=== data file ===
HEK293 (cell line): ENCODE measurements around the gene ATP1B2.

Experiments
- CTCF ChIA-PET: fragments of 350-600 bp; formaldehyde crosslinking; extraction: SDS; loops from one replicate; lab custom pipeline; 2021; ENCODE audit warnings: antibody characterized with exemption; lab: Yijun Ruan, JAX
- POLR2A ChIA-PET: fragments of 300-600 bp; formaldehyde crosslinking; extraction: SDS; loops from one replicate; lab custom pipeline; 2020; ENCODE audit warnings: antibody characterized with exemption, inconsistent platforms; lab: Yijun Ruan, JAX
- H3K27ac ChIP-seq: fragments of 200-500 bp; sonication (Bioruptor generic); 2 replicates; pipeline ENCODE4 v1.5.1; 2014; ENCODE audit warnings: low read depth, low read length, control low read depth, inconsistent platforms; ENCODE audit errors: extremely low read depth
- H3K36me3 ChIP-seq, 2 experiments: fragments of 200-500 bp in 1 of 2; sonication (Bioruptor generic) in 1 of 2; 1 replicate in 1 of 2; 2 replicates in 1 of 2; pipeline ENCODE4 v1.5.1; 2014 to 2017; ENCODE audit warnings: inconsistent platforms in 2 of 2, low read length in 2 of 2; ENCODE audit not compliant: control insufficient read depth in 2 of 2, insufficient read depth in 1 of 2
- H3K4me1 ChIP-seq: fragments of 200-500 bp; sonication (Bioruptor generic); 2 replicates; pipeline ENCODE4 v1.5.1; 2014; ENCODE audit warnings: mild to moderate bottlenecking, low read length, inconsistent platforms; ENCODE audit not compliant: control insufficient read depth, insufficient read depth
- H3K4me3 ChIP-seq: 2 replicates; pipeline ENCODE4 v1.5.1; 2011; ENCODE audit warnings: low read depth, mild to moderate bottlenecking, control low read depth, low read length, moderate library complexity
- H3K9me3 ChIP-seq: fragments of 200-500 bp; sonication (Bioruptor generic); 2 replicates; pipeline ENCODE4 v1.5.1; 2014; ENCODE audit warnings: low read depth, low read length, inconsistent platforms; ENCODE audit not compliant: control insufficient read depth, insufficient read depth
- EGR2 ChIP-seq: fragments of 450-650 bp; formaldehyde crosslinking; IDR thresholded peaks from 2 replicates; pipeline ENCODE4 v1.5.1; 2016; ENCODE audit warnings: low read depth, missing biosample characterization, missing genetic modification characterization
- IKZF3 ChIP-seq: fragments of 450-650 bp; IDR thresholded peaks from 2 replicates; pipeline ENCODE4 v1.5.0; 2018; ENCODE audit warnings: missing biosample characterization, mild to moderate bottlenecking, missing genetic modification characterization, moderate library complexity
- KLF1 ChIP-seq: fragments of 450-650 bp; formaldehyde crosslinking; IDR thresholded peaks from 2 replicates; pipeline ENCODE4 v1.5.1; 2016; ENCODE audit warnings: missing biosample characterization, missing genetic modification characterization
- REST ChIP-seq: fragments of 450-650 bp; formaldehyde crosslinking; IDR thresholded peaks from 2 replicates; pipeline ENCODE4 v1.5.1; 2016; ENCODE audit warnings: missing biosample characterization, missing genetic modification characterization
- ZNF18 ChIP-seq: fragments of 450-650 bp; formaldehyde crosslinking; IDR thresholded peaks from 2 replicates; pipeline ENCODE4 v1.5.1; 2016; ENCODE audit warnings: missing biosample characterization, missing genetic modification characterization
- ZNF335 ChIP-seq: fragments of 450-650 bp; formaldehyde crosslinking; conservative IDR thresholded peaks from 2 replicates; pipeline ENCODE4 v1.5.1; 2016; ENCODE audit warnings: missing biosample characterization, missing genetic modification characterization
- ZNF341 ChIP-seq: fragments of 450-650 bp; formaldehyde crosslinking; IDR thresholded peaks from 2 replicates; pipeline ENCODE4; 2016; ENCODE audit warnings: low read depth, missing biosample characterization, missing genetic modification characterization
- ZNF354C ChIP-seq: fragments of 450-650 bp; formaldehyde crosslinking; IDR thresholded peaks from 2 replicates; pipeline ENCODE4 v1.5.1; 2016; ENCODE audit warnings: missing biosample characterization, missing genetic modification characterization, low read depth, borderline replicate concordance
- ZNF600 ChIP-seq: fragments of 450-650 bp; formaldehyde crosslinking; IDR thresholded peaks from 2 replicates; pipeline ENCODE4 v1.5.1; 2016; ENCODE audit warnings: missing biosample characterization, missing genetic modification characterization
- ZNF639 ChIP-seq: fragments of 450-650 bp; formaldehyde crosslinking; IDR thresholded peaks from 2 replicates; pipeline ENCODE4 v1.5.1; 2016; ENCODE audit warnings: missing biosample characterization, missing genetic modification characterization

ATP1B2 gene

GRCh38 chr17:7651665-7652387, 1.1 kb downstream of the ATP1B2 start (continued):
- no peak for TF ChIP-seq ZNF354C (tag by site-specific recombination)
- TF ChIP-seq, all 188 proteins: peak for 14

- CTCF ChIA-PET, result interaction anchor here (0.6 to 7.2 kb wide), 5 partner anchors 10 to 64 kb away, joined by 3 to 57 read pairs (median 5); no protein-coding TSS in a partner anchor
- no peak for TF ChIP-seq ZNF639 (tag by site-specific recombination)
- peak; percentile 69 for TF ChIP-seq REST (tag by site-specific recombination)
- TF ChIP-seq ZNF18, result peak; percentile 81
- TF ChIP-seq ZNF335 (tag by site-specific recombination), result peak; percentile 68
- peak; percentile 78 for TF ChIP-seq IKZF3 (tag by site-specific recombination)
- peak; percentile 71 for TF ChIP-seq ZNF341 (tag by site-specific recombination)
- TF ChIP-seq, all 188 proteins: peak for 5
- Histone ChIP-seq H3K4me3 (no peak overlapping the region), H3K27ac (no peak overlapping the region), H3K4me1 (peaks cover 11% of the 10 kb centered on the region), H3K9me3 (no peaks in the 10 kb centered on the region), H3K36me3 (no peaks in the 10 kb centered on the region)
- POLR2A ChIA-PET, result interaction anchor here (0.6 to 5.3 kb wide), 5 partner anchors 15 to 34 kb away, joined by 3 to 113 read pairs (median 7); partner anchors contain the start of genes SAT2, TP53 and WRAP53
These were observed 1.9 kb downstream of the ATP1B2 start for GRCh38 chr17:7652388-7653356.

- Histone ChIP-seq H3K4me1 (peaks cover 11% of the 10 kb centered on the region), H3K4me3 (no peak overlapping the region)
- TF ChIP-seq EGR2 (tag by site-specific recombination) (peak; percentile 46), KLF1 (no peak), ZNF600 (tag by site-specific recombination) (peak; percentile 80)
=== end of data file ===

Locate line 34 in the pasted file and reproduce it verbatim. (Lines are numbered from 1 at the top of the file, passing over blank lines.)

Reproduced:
These were observed 1.9 kb downstream of the ATP1B2 start for GRCh38 chr17:7652388-7653356.